IN THE MIDDLE OF NOWHERE, SC — When it comes to my notebook, I tend to write a lot. There are so many notes that never make it to this published edition of my notebook.
But in Charlotte, I didn't write as much as I normally do. I don't really know the reason exactly, but my theory is that my subconscious was already putting its narrative together. And it was a narrative that only highlighted two main ideas: a balanced offensive attack, and the importance of turnovers in Sunday's win.
So, those are the two notes that I ran with in this notebook. It's pretty straight forward, but sometimes that's all it needs to be, especially in a win.
"ERMAHGERD. Is this balance?"
OK I am going to be really honest here: I am currently in the car on the way back to Atlanta from Charlotte. Therefore, I do not have the WiFi capabilities at the current moment to really break this down as fully as I want to. But I have a feeling that for the first time in… years (?)... the Falcons ran more run plays than they did pass plays.
In the win over the Panthers the Falcons threw the ball 28 times. They ran the ball 36 times.
For the last few games, the Falcons have felt as balanced offensively as they have in years. Covering the team in 2020, I never felt like they were. It was something former offensive coordinator Dirk Koetter was asked about time and time again: What will it take for this offense to become balanced in its attack?
Have they found that balance in 2021? It feels like they have, or - at the very least - are trending that way.
Now, before I get too far in the weeds within the scope of this topic I feel the need to say that sometimes there is too much put on the whole notion of an offensive being "balanced." Sometimes, the game doesn't call for it. Sometimes, you get behind and the clock is working against you. So, you can't run the ball because you don't have time. Sometimes, you're trying to burn the clock so you go run heavy. Variations of both happens all the time.
However, for too long and in too many games, the Falcons have had to undergo the attack of the former. They're either working from behind, or they're fending off a surging opponent. In very few instances over the course of the last couple years, the Falcons haven't been in the position to run the ball late. Or they've tried, and failed to do so.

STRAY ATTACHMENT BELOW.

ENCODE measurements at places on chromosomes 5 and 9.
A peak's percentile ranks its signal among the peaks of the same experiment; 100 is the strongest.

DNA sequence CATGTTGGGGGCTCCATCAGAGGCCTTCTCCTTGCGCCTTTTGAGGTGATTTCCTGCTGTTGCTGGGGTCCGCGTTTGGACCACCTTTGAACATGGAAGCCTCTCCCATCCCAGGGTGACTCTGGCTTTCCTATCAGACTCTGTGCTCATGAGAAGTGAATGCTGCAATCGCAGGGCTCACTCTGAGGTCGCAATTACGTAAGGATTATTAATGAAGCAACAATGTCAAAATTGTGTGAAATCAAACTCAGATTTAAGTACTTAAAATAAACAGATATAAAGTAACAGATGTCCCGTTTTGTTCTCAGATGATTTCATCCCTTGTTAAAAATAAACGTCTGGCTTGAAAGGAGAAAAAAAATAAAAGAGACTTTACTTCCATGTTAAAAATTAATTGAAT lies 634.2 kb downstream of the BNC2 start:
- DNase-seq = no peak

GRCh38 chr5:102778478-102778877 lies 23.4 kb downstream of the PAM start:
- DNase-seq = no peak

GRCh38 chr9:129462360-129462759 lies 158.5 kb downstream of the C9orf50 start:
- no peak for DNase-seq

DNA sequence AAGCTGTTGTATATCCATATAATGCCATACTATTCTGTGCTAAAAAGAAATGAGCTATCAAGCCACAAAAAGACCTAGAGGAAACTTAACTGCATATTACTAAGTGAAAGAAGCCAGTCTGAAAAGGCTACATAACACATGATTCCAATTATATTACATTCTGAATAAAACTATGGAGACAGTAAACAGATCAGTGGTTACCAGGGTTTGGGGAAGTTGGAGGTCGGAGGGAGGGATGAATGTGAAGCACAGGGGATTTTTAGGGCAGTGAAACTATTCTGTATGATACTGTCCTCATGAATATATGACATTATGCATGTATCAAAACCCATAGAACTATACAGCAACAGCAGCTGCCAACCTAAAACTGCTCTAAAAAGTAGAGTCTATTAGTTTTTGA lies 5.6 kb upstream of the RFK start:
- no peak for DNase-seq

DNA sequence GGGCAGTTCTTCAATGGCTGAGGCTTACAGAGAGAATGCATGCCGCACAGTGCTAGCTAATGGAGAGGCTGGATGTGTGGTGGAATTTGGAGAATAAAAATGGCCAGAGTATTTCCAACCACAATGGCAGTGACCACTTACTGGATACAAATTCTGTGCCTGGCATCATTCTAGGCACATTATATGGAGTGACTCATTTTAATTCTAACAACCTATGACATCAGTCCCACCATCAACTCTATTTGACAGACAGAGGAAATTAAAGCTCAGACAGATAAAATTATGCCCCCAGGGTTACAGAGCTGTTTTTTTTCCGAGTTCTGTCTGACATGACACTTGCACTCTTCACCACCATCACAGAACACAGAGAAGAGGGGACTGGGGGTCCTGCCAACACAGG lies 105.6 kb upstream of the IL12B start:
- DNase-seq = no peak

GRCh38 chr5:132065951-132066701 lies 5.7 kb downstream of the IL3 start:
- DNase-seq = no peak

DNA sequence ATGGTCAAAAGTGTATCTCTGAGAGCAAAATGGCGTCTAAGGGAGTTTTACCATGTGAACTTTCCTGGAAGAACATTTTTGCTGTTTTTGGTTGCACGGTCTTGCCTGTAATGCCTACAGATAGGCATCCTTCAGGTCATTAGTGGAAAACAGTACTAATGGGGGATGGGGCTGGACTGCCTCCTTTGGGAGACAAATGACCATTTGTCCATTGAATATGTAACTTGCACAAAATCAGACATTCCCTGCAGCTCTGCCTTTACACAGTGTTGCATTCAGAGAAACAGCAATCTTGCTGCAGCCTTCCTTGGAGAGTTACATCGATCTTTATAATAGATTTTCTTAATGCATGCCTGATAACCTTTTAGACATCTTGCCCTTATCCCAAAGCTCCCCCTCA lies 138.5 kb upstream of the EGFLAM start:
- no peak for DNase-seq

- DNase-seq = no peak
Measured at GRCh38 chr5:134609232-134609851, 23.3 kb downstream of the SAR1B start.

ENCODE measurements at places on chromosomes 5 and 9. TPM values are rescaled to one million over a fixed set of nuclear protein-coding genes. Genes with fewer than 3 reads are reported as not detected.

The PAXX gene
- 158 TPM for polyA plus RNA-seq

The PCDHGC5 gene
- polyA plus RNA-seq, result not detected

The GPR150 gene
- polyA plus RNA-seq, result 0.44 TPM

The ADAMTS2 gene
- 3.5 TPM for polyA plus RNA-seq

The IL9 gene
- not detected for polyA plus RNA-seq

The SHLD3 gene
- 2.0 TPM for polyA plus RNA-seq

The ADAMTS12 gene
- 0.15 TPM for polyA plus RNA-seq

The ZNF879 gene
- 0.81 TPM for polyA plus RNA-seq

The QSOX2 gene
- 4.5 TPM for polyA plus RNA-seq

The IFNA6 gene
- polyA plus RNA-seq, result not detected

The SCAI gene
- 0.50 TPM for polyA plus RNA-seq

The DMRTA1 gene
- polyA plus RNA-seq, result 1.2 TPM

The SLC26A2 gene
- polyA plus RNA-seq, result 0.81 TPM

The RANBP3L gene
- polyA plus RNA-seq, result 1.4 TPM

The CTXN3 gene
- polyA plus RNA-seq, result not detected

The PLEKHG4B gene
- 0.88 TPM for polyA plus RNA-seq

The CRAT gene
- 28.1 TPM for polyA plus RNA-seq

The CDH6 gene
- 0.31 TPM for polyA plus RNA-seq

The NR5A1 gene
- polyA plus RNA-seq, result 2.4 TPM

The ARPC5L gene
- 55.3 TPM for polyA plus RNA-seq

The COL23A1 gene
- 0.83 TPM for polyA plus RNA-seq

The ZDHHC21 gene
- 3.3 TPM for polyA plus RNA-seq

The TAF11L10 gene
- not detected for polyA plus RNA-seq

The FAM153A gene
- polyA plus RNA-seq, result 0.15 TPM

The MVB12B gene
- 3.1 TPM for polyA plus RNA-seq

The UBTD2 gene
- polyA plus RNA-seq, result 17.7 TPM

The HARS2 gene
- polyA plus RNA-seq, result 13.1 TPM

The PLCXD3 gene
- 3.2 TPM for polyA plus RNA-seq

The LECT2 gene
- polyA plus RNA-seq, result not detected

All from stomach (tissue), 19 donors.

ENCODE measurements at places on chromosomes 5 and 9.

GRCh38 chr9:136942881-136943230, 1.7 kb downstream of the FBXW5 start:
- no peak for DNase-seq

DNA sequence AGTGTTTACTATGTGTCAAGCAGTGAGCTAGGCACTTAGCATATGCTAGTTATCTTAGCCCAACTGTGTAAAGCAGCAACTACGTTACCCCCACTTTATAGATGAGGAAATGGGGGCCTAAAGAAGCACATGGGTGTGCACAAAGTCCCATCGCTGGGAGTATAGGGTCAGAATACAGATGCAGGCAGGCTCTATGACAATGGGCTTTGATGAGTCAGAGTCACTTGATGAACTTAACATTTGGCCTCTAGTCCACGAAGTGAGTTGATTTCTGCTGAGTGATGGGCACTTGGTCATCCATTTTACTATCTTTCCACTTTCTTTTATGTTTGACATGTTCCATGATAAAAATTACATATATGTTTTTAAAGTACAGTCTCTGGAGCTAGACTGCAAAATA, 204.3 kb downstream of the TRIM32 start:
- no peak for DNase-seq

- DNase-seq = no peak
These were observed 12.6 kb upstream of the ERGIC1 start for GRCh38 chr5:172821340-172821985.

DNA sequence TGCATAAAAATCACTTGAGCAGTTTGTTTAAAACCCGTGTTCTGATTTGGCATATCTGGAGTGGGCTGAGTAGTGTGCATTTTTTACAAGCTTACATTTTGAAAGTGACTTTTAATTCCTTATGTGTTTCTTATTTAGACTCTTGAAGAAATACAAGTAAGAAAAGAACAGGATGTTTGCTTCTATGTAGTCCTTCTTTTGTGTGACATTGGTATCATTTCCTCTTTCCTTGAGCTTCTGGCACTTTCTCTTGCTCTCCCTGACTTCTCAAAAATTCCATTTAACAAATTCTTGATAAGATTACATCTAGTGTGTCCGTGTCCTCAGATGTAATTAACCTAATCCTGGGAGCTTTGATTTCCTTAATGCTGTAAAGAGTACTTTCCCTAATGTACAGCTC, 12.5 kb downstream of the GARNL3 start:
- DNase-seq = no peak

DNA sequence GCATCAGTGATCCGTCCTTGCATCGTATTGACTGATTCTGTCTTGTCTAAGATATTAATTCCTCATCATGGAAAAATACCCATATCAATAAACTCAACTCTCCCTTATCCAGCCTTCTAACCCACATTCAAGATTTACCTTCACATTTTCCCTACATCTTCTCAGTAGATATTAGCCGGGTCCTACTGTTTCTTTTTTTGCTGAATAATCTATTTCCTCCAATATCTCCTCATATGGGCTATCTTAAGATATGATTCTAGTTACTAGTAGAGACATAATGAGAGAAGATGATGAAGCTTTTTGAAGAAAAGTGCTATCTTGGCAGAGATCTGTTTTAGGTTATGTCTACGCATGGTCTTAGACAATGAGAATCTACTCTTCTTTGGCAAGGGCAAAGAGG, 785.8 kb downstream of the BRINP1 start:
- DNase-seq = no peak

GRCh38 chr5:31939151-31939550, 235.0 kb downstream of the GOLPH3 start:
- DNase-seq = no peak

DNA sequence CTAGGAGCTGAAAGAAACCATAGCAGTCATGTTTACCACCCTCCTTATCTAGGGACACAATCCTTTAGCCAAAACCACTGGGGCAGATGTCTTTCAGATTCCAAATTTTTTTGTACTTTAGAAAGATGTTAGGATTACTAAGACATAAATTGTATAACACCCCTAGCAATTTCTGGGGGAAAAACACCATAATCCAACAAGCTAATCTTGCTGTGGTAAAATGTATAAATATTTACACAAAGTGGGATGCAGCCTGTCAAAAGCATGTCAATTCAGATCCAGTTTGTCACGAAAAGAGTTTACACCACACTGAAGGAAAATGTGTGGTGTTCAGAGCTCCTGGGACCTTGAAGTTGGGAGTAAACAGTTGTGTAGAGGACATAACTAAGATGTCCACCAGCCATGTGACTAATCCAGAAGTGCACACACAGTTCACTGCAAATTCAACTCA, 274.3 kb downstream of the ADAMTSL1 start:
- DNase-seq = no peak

Against Carolina, they didn't. It worked. The run game worked. In the final minutes of the game, the Falcons handed the ball off to Mike Davis five times. They allowed Matt Ryan to sneak it a few yards to earn the final first down of the game.
With a little help from a third down pick-me-up via Kyle Pitts, the Falcons were in the position to allow the run to finish the game off. It's a position I feel as though they haven't been in in a long time. But perhaps I am wrong. I am sitting in the back seat of a moving vehicle in the middle of South Carolina... so, that's definitely a possibility.
*looks at stats* "OK, and who won?"
As we were waiting for players' postgame press conferences to start, I was taking notes on any trends I was seeing in the stats I was looking at. Then I started to laugh to myself, because truly, the stats don't tell the story of the game. Like… at all.
If you're just looking at the numbers and nothing else, you probably have no idea who won. The numbers are so similar. In fact, some stat lines lean more towards the Panthers side of things than the Falcons.
Carolina had more total yards. They averaged about half a yard more per play. They were 3-for-3 in the red zone. Atlanta was 2-for-4. The Panthers were penalized for less yardage. So, what happened?
Turnovers. That's what.
Sunday's game was a true tale of why winning the turnover battle is so important. Though Carolina did score following Qadree Ollison's fumble in the fourth quarter, that was pretty much it in terms of points the Falcons "gave" to Carolina. Meanwhile, the same couldn't be said for the Panthers.
There was Mykal Walker's pick-six. There was Grady Jarrett's fumble recovery. Both yielded points. And though Dante Fowler's fourth down sack wasn't technically a turnover that yielded points, it was a turnover on downs and Younghoe Koo nailed a 48-yard field goal a few plays later. So, it's as good as an actual turnover.
AJ Terrell's interception didn't bring forth points by the offense when they got the ball back, but the timeliness of the interception was as good as the Falcons could ask for. It came in the final minutes of the first half. It kept the Falcons 17-7 lead in tact. That interception mattered a great deal. As - it turned out - all of the turnovers did.
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